Category Archives: fat girl problems

Fat Woman at a Tweed Ride

A friend of ours has convinced us that we need to go to the Quad Cities Tweed Ride this year. It’s lots of fun, she said. It’s super laid back, she said.

I looked at photos from the website. They’re looking pretty seriously tweed. In most cases, they’re looking pretty seriously vintage and tweed in their attire. Yes, I realize they pick out the best-looking riders for photo opportunities to show off on the website, as the roommate reminded me, but I’ve been down the vintage costume path before and what it taught me is that there is a hierarchy to acceptance based on the perceived accuracy and beauty of your attire.

The roommate will be pretty easy to outfit. She’s tall and lean and looks fabulous in menswear. We’ve already sourced tweed knickers for her and a potential source for a vintage style wool jersey that she wants anyway. A newsboy cap and kneesocks and she’ll be too gorgeously tweed.

Me? I know I don’t have much (okay, any) budget for costuming, so I need to start building from what I already have.

Turns out, a toss of the closet yielded a not horrible starting point. I have a lovely A-line midi-length charcoal wool skirt with sky blue and tan plaid that’s very classic and could work with either the 1940s or 1950s as style inspiration.

I also have a black wool jacket with denim patches on the elbow. It has a more modern menswear vibe, so I don’t normally wear it with my skirt, but I think it will work with the skirt if I add a jacket cinch clip to the back to better define the waist. It would work with knickers if I decide to try to go that route.

I can wear either my white linen shirt or my white button up blouse and the overall look will be timeless blend in. My gut says that the blouse will work better because it’s got princess seaming which will give the illusion of being more tailored and body conscious.

black wool jacket next to plaid wool skirt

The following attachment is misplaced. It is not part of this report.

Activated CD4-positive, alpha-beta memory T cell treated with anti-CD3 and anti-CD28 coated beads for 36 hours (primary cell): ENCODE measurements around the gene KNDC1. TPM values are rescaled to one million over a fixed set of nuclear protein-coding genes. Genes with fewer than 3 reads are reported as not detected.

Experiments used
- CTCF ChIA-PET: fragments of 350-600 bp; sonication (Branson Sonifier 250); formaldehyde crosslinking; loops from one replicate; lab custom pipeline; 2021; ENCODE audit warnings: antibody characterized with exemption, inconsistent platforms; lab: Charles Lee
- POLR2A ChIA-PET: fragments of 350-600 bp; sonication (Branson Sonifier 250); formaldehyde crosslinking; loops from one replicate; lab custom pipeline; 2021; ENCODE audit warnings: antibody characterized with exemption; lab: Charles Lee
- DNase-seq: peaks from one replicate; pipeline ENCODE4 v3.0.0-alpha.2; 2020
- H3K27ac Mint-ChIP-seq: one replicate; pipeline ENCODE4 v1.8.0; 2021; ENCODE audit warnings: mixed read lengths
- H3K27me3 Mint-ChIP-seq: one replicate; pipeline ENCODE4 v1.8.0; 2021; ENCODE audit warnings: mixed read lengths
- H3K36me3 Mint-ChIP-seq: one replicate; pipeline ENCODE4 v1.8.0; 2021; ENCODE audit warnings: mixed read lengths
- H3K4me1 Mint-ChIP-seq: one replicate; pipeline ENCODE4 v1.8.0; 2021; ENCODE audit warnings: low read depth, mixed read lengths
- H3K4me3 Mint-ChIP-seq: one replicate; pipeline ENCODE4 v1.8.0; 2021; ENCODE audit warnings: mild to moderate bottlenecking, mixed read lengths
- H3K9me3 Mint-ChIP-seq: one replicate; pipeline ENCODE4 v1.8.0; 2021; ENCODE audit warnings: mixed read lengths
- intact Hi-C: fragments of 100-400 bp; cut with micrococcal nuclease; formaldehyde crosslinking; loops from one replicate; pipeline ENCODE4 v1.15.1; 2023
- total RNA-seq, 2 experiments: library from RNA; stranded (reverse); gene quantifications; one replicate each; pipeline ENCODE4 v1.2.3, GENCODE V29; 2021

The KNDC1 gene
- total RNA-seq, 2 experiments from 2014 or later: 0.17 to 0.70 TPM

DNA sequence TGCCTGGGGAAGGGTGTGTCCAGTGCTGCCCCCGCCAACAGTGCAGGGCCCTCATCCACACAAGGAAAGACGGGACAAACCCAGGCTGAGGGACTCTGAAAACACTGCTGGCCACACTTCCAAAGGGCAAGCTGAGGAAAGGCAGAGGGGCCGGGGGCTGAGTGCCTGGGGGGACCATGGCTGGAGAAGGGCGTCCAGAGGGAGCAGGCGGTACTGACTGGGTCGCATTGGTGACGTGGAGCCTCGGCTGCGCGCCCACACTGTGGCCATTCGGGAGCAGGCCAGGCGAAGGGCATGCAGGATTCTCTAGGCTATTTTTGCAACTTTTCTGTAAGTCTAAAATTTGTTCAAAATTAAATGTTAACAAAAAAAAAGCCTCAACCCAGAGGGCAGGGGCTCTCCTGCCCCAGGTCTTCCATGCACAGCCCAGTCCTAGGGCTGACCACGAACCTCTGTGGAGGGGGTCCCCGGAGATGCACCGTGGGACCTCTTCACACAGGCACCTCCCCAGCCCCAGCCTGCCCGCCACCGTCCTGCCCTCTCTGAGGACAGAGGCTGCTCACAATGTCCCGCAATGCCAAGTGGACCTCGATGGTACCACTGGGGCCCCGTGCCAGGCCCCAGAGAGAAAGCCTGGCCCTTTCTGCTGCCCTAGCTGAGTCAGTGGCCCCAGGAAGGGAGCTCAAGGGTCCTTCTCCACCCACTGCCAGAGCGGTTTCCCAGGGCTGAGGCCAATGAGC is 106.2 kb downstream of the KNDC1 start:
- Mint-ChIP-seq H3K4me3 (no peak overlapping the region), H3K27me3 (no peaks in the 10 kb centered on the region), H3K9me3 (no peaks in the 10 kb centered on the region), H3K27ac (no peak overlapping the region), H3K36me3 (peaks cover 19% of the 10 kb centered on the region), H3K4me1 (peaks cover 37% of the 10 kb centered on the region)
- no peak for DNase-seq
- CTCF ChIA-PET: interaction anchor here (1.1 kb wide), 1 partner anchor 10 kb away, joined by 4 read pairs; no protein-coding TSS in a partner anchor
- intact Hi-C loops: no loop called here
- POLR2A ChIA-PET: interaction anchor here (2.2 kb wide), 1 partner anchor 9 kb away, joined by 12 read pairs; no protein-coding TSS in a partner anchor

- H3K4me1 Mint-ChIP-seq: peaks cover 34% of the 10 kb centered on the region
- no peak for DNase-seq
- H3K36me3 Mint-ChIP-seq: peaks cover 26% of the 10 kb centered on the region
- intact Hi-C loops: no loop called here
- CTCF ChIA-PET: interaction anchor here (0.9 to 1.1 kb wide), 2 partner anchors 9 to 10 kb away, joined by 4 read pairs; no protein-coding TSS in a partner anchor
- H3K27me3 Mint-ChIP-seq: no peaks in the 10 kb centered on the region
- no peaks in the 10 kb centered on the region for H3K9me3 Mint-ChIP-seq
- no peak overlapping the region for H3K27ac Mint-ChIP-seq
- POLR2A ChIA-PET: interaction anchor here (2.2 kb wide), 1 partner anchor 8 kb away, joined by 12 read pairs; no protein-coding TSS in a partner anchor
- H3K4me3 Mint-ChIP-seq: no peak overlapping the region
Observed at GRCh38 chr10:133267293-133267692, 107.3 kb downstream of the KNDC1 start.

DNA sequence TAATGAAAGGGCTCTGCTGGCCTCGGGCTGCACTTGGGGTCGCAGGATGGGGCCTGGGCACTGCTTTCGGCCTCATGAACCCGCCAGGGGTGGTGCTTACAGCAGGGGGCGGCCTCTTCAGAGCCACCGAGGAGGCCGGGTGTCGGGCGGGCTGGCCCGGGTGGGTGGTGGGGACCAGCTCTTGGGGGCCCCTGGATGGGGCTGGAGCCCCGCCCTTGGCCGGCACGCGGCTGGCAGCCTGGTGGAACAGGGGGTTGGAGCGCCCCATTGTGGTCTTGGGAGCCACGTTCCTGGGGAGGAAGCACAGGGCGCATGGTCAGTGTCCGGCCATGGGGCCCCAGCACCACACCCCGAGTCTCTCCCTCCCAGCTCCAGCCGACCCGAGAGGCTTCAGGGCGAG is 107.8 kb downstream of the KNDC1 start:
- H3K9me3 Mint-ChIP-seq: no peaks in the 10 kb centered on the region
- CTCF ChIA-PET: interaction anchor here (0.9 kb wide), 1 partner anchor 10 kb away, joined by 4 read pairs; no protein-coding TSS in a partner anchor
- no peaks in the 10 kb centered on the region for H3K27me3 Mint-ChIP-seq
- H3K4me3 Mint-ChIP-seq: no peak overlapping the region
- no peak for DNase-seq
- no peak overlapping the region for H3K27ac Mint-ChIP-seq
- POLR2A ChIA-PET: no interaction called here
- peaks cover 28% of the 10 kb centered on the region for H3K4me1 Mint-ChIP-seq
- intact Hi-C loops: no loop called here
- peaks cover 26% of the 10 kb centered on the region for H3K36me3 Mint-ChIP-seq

It’s amazing how much dust wool picks up in the closet.

Let’s leave off for a moment that I don’t have a step through frame bike and that I’ll need to practice mounting and dismounting in a ladylike way with this skirt. We’ll get back to that because I already have to do a modified tilt mount to get on my bike in the first place because of my hip. It just doesn’t move certain ways anymore. (Thanks, arthritis!) We’re going to pretend this is all just going to work for purposes of discussion.

That leaves the matter of accessories. I think I still have a pair of black leather Isotoner gloves that I can wear. If not, I’ll put “crochet gloves” on my list of things to do. Hat or head scarf for wearing when I’m not in my helmet also needs to happen, but that’s actually pretty trivial for me to find.

Where I’m really falling down is shoes. Normally I wear knee boots with this skirt and call it a day, but if I’m going for a more vintage look (as appropriate for a Tweed Ride), a pair of spectator pumps would probably be prettiest, if a little lousy to ride in. If I can find a lightweight twinset or sweater to replace the jacket, I could easily wear my a pair of coordinating crew socks and my loafers, like this picture. That’s currently a higher probability option.